This area shows an acute and sharp tapering and looks like a bird's beak. If a perforation is suspected, barium should not be used due to its potentially lethal effects when distributed throughout the free infraperitoneal cavity. Gastrografin, which is safer, can be substituted for barium.

The differential diagnosis includes the much more common constricting or obstructing carcinoma. In approximately 80 percent of colonic obstructions, an invasive carcinoma is found to be the cause of the obstruction. This is usually easily diagnosed with endoscopic biopsies.

Diverticulitis is a common condition with different presentations. Although diverticulitis may be the source of a colonic obstruction, it more commonly causes an ileus, which appears to be a colonic obstruction.[11] Endoscopic means can be used to secure a diagnosis although this may cause a perforation of the inflamed diverticular area. CT scanning is the more common method to diagnose diverticulitis. The scan will show mesenteric stranding in the involved segment of edematous colon which is usually in the sigmoid region. Micro perforations with free air may be seen.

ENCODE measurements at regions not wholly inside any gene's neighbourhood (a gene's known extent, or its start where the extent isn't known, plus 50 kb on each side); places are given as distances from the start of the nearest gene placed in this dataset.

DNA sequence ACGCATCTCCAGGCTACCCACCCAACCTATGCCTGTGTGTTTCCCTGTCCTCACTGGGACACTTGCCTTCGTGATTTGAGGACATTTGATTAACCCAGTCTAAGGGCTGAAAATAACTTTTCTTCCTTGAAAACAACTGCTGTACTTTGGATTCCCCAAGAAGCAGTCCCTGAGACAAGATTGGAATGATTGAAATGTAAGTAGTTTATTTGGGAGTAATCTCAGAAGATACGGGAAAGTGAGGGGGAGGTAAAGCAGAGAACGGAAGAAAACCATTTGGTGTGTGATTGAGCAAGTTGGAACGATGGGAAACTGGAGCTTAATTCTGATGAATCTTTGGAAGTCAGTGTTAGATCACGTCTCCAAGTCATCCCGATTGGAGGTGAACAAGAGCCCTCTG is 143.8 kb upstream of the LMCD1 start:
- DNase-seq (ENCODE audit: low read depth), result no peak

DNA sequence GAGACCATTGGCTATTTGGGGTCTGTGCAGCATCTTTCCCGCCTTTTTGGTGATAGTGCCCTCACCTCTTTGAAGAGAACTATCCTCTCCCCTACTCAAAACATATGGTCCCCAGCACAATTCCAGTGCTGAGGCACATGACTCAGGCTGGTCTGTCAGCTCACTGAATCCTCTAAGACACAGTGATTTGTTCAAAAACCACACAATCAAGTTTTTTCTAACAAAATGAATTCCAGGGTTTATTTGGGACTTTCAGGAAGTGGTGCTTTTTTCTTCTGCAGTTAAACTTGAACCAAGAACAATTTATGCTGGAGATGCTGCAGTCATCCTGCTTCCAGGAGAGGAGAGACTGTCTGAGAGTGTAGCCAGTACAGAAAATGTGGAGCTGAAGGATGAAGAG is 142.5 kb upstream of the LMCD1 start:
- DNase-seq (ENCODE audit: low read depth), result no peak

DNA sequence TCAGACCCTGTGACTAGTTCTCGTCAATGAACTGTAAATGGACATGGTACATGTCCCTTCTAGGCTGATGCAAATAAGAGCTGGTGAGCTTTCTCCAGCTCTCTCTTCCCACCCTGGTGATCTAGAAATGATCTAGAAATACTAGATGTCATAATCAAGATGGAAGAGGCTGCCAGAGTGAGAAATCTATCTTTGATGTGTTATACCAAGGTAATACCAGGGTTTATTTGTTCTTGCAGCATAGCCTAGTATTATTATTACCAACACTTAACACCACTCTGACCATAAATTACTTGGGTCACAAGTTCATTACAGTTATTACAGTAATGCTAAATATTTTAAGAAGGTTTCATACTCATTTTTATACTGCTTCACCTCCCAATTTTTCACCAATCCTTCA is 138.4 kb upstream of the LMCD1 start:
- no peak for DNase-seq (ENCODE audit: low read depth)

Ulcerative colitis or Crohn's disease may cause colonic obstruction. The obstruction may be acute or chronic after years of uncontrolled disease leads to the formation of strictures and fistulas . The medical history is helpful in that most cases of inflammatory bowel disease are well known to both patient and doctor.

Other rare syndromes, including Ogilvie's syndrome, chronic constipation and impaction may cause a pseudo obstruction.[12]


Volvulus with gangrene of the sigmoid


Treatment for sigmoid volvulus may include sigmoidoscopy. If the mucosa of the sigmoid looks normal and pink, a rectal tube for decompression may be placed, and any fluid, electrolyte, cardiac, kidney or pulmonary abnormalities should be corrected. The affected person should then be taken to the operating room for surgical repair. If surgery is not performed, there is a high rate of recurrence.[citation needed]

For people with signs of sepsis or an abdominal catastrophe, immediate surgery and resection is advised.


In a cecal volvulus, the cecum may be returned to a normal position and sutured in place, a procedure known as cecopexy.[1] If identified early, before presumed intestinal wall ischemia has resulted in tissue breakdown and necrosis, the cecal volvulus can be detorsed laparoscopically.[13]


Laparotomy for other forms of volvulus, especially anal volvulus.



  1. 1.00 1.01 1.02 1.03 1.04 1.05 1.06 1.07 1.08 1.09 1.10 1.11 1.12 1.13 "Anatomic Problems of the Lower GI Tract". NIDDK. July 2013. Archived from the original on 28 July 2016. Retrieved 3 August 2016.